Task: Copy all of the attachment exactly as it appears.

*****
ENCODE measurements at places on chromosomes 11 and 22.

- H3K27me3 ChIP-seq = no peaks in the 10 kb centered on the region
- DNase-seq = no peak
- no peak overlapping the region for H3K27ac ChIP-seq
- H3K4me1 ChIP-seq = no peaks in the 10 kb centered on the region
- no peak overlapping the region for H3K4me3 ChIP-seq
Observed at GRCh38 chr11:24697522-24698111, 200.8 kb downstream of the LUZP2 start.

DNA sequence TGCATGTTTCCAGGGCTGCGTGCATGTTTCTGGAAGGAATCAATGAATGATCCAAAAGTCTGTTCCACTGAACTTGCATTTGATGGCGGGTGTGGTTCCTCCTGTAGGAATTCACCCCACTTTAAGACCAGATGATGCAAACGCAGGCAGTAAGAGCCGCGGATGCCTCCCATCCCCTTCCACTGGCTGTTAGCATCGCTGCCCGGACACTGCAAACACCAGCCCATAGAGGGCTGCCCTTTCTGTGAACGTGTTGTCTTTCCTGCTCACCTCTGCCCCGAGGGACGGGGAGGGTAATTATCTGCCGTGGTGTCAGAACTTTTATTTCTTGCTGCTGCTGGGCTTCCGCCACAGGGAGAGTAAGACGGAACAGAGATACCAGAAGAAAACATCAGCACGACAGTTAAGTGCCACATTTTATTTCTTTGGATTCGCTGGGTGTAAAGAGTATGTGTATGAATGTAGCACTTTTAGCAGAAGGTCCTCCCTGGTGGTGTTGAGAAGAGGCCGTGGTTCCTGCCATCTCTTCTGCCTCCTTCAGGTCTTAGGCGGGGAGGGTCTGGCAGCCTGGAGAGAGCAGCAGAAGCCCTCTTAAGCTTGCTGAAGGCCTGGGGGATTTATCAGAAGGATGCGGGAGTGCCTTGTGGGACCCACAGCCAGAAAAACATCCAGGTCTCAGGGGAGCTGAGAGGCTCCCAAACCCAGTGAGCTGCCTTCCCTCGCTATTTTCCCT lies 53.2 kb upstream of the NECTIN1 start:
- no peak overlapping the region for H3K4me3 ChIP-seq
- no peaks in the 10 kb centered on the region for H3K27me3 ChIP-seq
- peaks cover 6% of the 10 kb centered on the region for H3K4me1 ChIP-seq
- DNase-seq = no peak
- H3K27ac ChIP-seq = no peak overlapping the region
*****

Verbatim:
ENCODE measurements at places on chromosomes 11 and 22.

- H3K27me3 ChIP-seq = no peaks in the 10 kb centered on the region
- DNase-seq = no peak
- no peak overlapping the region for H3K27ac ChIP-seq
- H3K4me1 ChIP-seq = no peaks in the 10 kb centered on the region
- no peak overlapping the region for H3K4me3 ChIP-seq
Observed at GRCh38 chr11:24697522-24698111, 200.8 kb downstream of the LUZP2 start.

DNA sequence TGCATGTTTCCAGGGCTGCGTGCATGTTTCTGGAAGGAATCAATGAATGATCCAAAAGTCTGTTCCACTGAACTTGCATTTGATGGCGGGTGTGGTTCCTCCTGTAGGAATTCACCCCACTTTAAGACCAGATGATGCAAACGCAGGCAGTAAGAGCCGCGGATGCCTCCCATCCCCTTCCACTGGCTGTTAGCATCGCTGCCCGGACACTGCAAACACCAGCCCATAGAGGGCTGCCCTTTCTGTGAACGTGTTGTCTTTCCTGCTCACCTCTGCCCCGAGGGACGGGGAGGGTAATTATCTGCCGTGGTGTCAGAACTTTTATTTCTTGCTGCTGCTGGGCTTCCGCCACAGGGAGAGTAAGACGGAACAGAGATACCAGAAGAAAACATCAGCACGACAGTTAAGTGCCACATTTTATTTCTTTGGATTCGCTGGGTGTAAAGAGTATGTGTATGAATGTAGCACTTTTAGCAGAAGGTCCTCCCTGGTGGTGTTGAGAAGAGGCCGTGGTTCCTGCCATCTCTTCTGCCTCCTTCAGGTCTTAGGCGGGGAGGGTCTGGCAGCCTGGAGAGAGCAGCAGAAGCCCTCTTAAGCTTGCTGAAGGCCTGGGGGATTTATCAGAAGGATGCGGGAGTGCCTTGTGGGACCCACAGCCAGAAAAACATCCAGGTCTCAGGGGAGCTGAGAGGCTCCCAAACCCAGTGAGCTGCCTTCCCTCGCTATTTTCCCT lies 53.2 kb upstream of the NECTIN1 start:
- no peak overlapping the region for H3K4me3 ChIP-seq
- no peaks in the 10 kb centered on the region for H3K27me3 ChIP-seq
- peaks cover 6% of the 10 kb centered on the region for H3K4me1 ChIP-seq
- DNase-seq = no peak
- H3K27ac ChIP-seq = no peak overlapping the region